FIG. 3 shows the operation of another embodiment of the system which is composed by a microcomputer system.
While the presently preferred embodiment of the present invention has been shown and described, it is to be understood that this disclosure is for the purpose of illustration and that various changes and modifications may be made without departing from the scope of the invention as set forth in the appended claims.
|Cited Patent||Filing date||Publication date||Applicant||Title|
|US3939654 *||Feb 11, 1975||Feb 24, 1976||General Motors Corporation||Engine with dual sensor closed loop fuel control|
|US4027477 *||Apr 29, 1976||Jun 7, 1977||General Motors Corporation||Dual sensor closed loop fuel control system having signal transfer between sensors during warmup|
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|Citing Patent||Filing date||Publication date||Applicant||Title|
|US6357419||May 28, 1999||Mar 19, 2002||Robert Bosch Gmbh||Method and device for operating and monitoring an internal combustion engine|
|WO2000014394A1 *||May 28, 1999||Mar 16, 2000||Robert Bosch Gmbh||Method and device for operating and monitoring an internal combustion engine|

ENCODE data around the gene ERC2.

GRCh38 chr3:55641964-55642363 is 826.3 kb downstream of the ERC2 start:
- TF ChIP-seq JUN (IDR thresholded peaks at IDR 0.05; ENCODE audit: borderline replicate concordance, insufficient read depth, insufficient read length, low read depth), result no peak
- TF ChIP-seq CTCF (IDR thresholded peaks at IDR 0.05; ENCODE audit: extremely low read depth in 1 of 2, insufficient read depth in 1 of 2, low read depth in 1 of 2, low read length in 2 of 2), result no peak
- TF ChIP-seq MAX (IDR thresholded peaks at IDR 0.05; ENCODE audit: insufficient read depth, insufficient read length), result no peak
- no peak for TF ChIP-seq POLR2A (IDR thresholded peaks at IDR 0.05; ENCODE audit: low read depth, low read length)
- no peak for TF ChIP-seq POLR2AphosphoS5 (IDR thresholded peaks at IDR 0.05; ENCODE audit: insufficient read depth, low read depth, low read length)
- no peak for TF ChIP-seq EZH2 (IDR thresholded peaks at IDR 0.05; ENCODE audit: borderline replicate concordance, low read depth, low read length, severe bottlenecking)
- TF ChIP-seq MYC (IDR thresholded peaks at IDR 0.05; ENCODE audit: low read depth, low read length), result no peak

|U.S. Classification||123/438, 123/682|
|International Classification||F02D41/12, F02D41/10, F02D41/00, F02D41/14|
|Cooperative Classification||F02D41/1489, F02D41/2454, F02D41/12, F02D41/1475, F02D41/1481|
|European Classification||F02D41/14D9D2, F02D41/12, F02D41/14D7F|
|Oct 15, 1985||AS||Assignment|
Owner name: FUJI JUKOGYO KABUSHIKI KAISHA, 7-2 NISHISHINJUKU 1
Free format text: ASSIGNMENT OF ASSIGNORS INTEREST.;ASSIGNORS:OHTAKI, KIYOSHI;HARA, KAZUO;REEL/FRAME:004470/0204
Effective date: 19851011
|Nov 2, 1990||FPAY||Fee payment|
Year of fee payment: 4
|Jan 17, 1995||REMI||Maintenance fee reminder mailed|
|Jun 11, 1995||LAPS||Lapse for failure to pay maintenance fees|
|Aug 22, 1995||FP||Expired due to failure to pay maintenance fee|
Effective date: 19950614